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Regulatory Cooperation Forum Plenary 2023 Discusses New Strategic Priorities

The meeting of the Regulatory Cooperation Forum

The Regulatory Cooperation Forum was founded in 2010 as a member-driven forum of nuclear safety regulators. (A. Strohal/IAEA)

International cooperation among nuclear safety regulators to assist new countries in developing nuclear power programmes and meet the challenges of new advanced nuclear reactor designs was top of the agenda for participants at the 2023 Regulatory Cooperation Forum (RCF) Plenary Meeting.  

“International cooperation is vital for strengthening nuclear safety worldwide, and one of the added values of the RCF is to enable the RCF members to exchange information among regulators in diversified directions — for example, advanced recipients to other recipients, providers to providers,” said Lydie Evrard, IAEA Deputy Director General and Head of the Department of Nuclear Safety and Security in her opening remarks to the meeting.   

Evrard emphasized the IAEA’s commitment to further strengthen international cooperation, through varied modalities, such as development of documents; information sharing meetings; and peer review missions. She expressed appreciation for the providers and advanced embarking countries for their valuable support for the RCF. Introductory presentations from Michal Koc, National Atomic Energy Agency, Poland and Emmanuel Ampomah-Amoako, Nuclear Regulatory Authority, Ghana described how RCF support had helped facilitate bilateral assistance for the development of regulatory infrastructure in those countries.  These included the implementation of “Advanced Licensing Exercise Project (ALEP)” from the United States to Poland which assists its capacity building for regulatory review and assessment, and the initiation of the “European Instrument for International Nuclear Safety Cooperation (INSC)” from the European Commission to Ghana. This is intended to assist in areas such as the development of an integrated management system and human resource management in Ghana.  

Construction of Poland’s first nuclear power plant is planned to begin in 2026, and the country plans to build six reactors in the country by 2040. Ghana is also planning to add nuclear power to its energy mix to enhance economic development and provide a stable and affordable supply of electricity to its people. 

Two consecutive panel discussions examined new strategic priorities for the RCF: the first discussed how to coordinate RCF activities with other networks for nuclear safety for enhanced effectiveness. The panel included presentations from the Technical and Scientific Support Organization Forum (TSOF), the Small Modular Reactor (SMR) Regulators' Forum, the Global Nuclear Safety and Security Network (GNSSN) and the Forum of Nuclear Regulatory Bodies in Africa (FNRBA).  

Advanced nuclear power reactor designs, including SMRs are expected to play a crucial role in meeting the twin goals of increasing access to electricity and powering economies while minimizing greenhouse gas emissions. However, novel approaches to their design and deployment pose challenges to the existing regulatory framework.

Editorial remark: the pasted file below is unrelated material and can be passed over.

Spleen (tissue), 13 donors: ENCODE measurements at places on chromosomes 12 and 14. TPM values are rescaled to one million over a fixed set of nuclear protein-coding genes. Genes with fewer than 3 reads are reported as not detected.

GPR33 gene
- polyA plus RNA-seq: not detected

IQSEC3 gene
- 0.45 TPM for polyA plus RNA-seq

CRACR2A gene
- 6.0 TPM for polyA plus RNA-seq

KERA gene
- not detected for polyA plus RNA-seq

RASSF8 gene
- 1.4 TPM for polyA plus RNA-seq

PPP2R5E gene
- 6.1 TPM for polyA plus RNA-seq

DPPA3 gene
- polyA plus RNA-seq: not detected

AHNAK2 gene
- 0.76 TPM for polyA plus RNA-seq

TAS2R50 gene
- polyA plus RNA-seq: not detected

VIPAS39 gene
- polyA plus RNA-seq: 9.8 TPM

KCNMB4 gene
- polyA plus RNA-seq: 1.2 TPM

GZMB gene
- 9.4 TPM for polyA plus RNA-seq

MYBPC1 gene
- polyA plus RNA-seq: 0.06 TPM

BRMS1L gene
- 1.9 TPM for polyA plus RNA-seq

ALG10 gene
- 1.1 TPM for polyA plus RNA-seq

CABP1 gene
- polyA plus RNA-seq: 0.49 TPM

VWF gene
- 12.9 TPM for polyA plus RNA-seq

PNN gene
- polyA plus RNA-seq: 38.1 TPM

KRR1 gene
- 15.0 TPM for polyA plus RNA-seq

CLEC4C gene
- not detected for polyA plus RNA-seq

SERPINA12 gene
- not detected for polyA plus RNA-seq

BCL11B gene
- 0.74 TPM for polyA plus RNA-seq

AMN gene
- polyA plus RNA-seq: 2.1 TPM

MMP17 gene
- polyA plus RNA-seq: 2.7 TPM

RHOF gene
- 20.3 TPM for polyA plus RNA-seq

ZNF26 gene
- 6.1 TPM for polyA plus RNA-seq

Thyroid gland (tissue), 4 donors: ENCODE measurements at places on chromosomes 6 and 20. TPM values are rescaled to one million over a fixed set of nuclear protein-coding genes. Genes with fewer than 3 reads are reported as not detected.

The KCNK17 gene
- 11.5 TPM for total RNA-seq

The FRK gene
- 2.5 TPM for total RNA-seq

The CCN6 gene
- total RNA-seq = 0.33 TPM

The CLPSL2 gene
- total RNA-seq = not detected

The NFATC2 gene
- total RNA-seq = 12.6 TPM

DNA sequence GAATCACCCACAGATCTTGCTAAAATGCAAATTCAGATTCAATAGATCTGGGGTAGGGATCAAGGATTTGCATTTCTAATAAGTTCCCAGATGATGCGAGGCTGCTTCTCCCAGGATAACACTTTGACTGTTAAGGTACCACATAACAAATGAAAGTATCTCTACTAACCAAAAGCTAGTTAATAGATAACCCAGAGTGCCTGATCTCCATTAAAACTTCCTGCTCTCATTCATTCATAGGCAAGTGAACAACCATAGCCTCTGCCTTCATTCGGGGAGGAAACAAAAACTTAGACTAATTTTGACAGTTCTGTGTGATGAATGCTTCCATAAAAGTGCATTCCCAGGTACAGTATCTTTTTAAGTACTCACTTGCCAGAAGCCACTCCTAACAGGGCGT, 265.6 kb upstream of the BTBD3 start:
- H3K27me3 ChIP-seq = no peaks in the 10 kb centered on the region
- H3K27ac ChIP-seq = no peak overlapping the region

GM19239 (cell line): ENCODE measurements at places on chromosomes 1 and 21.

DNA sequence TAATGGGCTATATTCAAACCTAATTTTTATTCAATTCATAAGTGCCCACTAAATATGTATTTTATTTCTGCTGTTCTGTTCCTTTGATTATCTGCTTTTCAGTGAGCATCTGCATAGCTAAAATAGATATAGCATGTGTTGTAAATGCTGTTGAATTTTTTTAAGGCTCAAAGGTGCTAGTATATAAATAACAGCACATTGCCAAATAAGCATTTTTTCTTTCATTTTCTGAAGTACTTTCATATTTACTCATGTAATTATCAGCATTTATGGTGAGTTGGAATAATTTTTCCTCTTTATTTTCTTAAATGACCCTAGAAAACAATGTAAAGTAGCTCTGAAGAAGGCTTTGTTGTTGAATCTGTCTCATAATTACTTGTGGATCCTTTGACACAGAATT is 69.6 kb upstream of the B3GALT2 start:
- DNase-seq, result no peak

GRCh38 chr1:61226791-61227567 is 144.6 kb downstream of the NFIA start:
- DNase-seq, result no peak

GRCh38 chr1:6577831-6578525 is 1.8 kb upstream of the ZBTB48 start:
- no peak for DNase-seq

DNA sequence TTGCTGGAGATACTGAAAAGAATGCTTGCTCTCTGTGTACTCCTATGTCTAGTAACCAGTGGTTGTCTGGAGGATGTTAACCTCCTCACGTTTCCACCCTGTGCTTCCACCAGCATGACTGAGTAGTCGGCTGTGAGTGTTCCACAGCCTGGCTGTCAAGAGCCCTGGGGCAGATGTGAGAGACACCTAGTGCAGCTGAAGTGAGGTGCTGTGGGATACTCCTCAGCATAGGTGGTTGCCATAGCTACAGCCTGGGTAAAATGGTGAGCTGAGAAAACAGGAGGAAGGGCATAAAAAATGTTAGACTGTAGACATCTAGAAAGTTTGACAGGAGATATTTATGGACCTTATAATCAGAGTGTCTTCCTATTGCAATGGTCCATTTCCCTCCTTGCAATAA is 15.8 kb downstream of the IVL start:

Ramzi Jammal, chair of this panel and RCF Chair, said that “the RCF is now trying to enhance its coordination functions through increased transparency of bilateral and international assistance to the recipient countries among RCF members. The coordination with other networks for nuclear safety can further strengthen and optimize international cooperation for achieving a high level of safety in the safe deployment of innovative technologies such as SMRs”.     

The second panel discussion, which included presentations from RCF members Finland, Ghana, and the United Arab Emirates, examined lessons learned and members’ expectations from the RCF.  

Faizan Mansoor, Chair of this panel and RCF Vice-Chair, said, that “the added value of the RCF is confirmed with the introduction of members’ successful experiences, which can be the initiative for expanding the forum to non-RCF members.” 

In these panels, the meeting heard about the results of a comprehensive survey conducted to assess the programme. The Evaluation Report on the comprehensive survey found strong support for the RCF in its role of facilitating and coordinating support for regulatory infrastructure development, and suggested areas for enhancement, which were discussed during the panel.  

Anna Hajduk Bradford, Director of the Division of Nuclear Installation Safety, commended the RCF on the comprehensive survey conducted to assess further improvement of its programme. “The IAEA will implement the proposed actions as RCF Secretariat, for example, transparency of the RCF to non-RCF members and more coordination and cooperation with other networks such as the SMR Regulators Forum”. 

The RCF was founded in 2010 as a member-driven forum of nuclear safety regulators. The Forum has long served as a platform for the sharing of regulatory knowledge and experience through international cooperation with the goal of achieving a high level of nuclear safety that is consistent with the IAEA safety standards. At this meeting, RCF members, who include both representatives from countries with advanced nuclear power programmes and countries that are planning to expand or introduce the use of nuclear power, discussed how to enhance the strategic value of the RCF for its members, and ensure that it continues to offer best value.  

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